Well anyway, here's how we got on. John, Louise and I went to the appointment. We didn't tell Louise it was a doctor or that it was hospital as she's starting to recoil from the idea. The surgeon's rooms are in a suite in a different part of the city and there's no give-away medical clues apart from a model of the human heart sitting on his desk. To be honest, we came and went and I'd say Louise had no idea the appointment had anything to do with her at all as there's no examinations or scans involved.
He just asked us how Louise was and we explained her breathlessness on exertion which he was already aware of. He said that's exactly expected now that her lower body and limbs are bigger than her upper body meaning that the level of de-oxygenated blood that's circulating in her system is greatly increased causing her tiredness and panting.
First he warned us that in a child that's well, in order for him to subject her to such a big operation and all the possible complications, he has to feel it's justified. He feels it's justified. So if we're happy to consent, she's ready for surgery. Obviously we said we're happy to proceed.
This is what he's going to do:
The only difference in this animation is that Louise has hypoplastic RIGHT heart because of her tricuspid atresia rather than LEFT heart. This is good from Louise's point of view as the left side is a naturally stronger pump. He mentioned the little fenestration he'll make in the top of the heart which should give her a better outcome as explained in the video. That should either close itself eventually or need a small operation (not open-heart) to close it surgically at a later date.
Now he also mentioned the original pulmonary artery band which was placed in her first operation about 200 years ago. If you haven't ever read that post, I personally think it's the one which most captures Louise's story...read it here. Well up to this, the band has been doing a vital job of protecting her lungs. It will no longer be required so he'll remove it. The pulmonary artery exiting the heart will no longer be doing anything so I think he said he's going to just close that off from the heart to the site of the Gore-Tex shunt.
I'm writing all this partly to try and get it clear in my own mind too, it's not for the purpose of sounding technical. The cardiologist could probably write a whole post on his attempts at explaining the structure of the heart to me. I think he's given up at this stage though he seems to think I can read echo cardiographs as he's always pointing out this and that and this looks great and so on...I just nod and say 'Ooh...yes...' so as not to look too dopey!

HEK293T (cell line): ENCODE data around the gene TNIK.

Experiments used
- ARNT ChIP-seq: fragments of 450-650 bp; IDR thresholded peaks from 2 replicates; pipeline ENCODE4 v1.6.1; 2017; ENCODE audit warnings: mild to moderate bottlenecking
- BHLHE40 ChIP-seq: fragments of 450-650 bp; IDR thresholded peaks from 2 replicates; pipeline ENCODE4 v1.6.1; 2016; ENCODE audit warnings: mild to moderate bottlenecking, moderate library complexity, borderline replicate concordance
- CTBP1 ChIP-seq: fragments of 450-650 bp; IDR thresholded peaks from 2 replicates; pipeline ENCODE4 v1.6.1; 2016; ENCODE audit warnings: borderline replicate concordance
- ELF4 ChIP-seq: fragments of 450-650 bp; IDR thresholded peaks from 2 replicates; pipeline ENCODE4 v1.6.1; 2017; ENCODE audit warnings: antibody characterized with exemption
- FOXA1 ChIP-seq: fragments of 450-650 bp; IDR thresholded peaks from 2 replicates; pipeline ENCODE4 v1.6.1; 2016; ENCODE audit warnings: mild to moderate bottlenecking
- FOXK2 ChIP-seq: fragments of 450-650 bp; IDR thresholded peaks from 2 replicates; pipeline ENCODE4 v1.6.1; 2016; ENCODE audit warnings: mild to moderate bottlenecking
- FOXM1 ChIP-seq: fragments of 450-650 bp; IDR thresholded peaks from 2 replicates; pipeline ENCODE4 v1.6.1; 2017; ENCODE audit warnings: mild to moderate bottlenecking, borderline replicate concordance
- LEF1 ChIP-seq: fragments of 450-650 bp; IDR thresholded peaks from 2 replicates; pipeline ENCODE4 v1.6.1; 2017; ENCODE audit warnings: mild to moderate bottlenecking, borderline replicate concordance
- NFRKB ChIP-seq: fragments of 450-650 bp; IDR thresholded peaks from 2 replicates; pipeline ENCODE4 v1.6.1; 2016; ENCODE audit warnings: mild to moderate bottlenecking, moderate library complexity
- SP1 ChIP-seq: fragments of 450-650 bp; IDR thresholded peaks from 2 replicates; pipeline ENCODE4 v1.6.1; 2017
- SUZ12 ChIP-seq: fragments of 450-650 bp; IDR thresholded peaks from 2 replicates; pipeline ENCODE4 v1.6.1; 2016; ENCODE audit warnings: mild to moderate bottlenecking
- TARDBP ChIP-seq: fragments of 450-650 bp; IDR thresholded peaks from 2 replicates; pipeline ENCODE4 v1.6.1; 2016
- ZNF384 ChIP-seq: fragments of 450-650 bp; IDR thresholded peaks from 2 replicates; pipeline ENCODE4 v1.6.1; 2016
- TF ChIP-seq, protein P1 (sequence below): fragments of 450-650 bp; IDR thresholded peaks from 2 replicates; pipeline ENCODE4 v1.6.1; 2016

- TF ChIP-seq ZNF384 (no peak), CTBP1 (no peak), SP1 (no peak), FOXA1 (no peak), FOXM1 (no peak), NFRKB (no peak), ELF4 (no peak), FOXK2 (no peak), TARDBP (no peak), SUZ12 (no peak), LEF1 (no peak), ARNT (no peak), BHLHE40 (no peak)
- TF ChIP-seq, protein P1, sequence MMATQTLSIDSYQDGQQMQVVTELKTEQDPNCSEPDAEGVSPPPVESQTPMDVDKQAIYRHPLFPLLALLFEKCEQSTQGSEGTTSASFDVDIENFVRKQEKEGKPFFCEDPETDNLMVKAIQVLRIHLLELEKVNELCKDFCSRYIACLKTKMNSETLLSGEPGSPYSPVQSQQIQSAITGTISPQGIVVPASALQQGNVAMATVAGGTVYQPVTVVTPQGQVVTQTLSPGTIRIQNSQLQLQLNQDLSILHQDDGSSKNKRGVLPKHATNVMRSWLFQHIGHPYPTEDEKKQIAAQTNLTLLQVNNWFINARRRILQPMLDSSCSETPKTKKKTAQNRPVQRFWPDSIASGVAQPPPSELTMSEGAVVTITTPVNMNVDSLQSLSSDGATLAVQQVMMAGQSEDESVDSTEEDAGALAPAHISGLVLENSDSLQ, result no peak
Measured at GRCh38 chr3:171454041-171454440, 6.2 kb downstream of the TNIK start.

After the operation, which is 5 hours, she'll be in ICU for a few days and then on the ward for however long the (very painful) three drains need to be kept in. They are vitally important as fluid or blood can cause congestion or infection.
She'll be in hospital from anything from a week post op (best case) to a month and a half (not so good). Of course I'll stay with her. John wants to take his turn too this time, before it wasn't an option as she was breastfed. Last time she was discharged a week after surgery so lets hope for that.
Louise will be on warfarin for up to a year which is a bit troublesome but the less troublesome medications haven't been tested on children so not used on them
Then he talked about the timing of the operation. He wants her to be 15 kilos which I'm pretty sure she is or very close to since I've just had to pass on most of her lovely clothes which I thought would last till spring to her gorgeous cousin. She's had a recent growing spurt, though I can see when she loses her baby fat she's going to be a slim little girl. I must weigh her tomorrow. We indicated that our preference would be earlier rather than later. He agreed with that because he said he prefers the children to be younger so that it will be less traumatic for them and there's some hope they won't remember it. He doesn't realise he's dealing with little miss elephant memory.
So basically we're on phone watch. I suppose the hospital will contact us. I know they have the play therapy and the psychological preparation. I don't know how long that takes. I've noticed hospitals like CHOP and Boston have those preparations too so I guess we should go along with it, though John's opinion is that her best psychological preparation will come from her own family. I tend to think so too.
Then ( and this is why I'm happy John came because I wouldn't have had the neck to ask this question) John asked him what was Louise's long term prognosis.
He said she should live many many years on foot of this operation, grow up, have her own children...
When Louise was tiny I was told that she'd be very ill advised to ever become pregnant!!
Now one of the world's best surgeons has said the opposite! I asked him again...would there be any implications if she ever was to become pregnant? He replied that one of his patients recently had a baby BEFORE her Fontan at the age of 32 and managed very well, so with the Fontan already in place it would be even better and they'd get her through.
I am absolutely delighted.
So now, I'm setting up a comfortable chair beside the phone...this might take a while...tick..tock...
BTW, if anyone would like to donate me a free iPad to keep me company in hospital feel free :-)
I don't think I need to remind you that prayers got us through before...we'll be grateful of them again. As you can see this isn't minor surgery.